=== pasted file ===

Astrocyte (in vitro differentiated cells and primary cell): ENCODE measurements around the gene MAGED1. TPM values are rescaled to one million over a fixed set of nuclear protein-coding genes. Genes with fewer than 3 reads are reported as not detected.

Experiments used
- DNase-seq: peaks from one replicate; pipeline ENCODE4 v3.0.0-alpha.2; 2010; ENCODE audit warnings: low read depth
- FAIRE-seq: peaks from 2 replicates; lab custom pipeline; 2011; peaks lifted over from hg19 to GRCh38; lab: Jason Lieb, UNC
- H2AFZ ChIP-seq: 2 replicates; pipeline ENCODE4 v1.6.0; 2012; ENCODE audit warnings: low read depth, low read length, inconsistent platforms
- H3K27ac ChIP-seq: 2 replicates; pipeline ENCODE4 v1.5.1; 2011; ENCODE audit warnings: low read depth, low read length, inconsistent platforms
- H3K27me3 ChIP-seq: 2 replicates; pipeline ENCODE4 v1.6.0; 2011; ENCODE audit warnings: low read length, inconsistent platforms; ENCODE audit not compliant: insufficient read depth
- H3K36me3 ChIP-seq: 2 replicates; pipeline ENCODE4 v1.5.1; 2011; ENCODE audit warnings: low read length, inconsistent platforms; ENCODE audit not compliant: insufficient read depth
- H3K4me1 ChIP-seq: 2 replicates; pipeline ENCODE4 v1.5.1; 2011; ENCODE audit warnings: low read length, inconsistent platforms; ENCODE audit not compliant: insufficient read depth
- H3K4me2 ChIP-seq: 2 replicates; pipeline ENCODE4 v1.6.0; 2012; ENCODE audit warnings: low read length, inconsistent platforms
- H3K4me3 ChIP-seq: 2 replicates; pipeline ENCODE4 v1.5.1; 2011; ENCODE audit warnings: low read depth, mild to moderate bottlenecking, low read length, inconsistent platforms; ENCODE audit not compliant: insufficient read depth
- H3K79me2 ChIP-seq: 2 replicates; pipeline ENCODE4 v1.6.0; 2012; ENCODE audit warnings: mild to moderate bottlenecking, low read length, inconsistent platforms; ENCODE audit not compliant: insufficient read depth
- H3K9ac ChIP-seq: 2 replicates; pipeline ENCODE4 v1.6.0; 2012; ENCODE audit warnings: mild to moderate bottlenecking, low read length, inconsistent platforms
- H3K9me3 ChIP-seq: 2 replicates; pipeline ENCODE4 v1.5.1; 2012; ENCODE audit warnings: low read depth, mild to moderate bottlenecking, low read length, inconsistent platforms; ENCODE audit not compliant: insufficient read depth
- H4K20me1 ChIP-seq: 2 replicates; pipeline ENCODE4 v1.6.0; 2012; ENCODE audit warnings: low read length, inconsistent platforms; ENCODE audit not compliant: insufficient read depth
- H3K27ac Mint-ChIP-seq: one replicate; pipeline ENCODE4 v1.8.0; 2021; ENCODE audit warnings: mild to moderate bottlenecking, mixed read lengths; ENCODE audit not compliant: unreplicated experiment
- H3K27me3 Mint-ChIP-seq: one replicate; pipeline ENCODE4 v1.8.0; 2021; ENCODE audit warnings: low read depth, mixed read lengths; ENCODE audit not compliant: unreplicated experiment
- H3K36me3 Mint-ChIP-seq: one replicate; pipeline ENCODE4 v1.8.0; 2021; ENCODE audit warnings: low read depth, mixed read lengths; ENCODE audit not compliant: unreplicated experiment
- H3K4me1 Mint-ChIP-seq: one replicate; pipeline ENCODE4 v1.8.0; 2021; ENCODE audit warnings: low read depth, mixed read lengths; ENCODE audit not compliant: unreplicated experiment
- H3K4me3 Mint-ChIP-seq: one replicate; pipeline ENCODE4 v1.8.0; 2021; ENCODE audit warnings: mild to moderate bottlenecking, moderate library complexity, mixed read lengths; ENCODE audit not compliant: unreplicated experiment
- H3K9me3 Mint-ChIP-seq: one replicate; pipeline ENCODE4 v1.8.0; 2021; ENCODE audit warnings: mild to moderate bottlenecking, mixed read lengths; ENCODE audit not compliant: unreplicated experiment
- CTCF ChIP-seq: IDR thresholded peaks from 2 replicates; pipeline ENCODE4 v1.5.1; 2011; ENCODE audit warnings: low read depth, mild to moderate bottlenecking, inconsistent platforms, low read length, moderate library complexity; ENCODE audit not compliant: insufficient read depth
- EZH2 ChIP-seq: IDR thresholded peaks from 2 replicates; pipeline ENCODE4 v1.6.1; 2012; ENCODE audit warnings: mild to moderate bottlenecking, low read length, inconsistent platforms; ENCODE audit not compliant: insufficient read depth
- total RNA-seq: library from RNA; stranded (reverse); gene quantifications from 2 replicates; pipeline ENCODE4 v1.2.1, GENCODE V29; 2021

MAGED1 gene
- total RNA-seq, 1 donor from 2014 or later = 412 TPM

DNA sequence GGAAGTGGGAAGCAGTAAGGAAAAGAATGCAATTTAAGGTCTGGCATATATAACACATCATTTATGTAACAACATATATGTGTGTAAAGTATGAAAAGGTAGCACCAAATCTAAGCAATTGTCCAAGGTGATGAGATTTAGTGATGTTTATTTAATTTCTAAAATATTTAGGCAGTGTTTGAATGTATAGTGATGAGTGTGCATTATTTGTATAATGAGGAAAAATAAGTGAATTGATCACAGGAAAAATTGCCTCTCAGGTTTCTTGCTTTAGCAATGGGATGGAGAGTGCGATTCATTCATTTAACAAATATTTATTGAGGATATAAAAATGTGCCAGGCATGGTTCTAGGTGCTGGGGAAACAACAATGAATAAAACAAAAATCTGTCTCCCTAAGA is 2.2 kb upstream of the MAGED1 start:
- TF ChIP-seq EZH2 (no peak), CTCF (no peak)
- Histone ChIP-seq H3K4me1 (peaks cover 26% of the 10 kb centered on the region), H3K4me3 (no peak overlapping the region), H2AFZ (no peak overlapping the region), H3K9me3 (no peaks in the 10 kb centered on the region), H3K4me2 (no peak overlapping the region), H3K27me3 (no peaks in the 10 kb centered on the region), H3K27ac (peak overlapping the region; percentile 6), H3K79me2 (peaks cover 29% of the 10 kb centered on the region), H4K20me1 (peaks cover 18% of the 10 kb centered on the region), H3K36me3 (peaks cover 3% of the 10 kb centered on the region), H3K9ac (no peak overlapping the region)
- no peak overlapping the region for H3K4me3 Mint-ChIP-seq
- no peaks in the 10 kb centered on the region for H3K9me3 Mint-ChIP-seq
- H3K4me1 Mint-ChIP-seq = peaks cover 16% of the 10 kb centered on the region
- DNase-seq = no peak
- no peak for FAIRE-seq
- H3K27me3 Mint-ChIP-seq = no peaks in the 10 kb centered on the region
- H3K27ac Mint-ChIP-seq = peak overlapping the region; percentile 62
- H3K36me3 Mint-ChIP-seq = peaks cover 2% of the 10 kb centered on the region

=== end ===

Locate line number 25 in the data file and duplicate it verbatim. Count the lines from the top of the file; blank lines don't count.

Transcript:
MAGED1 gene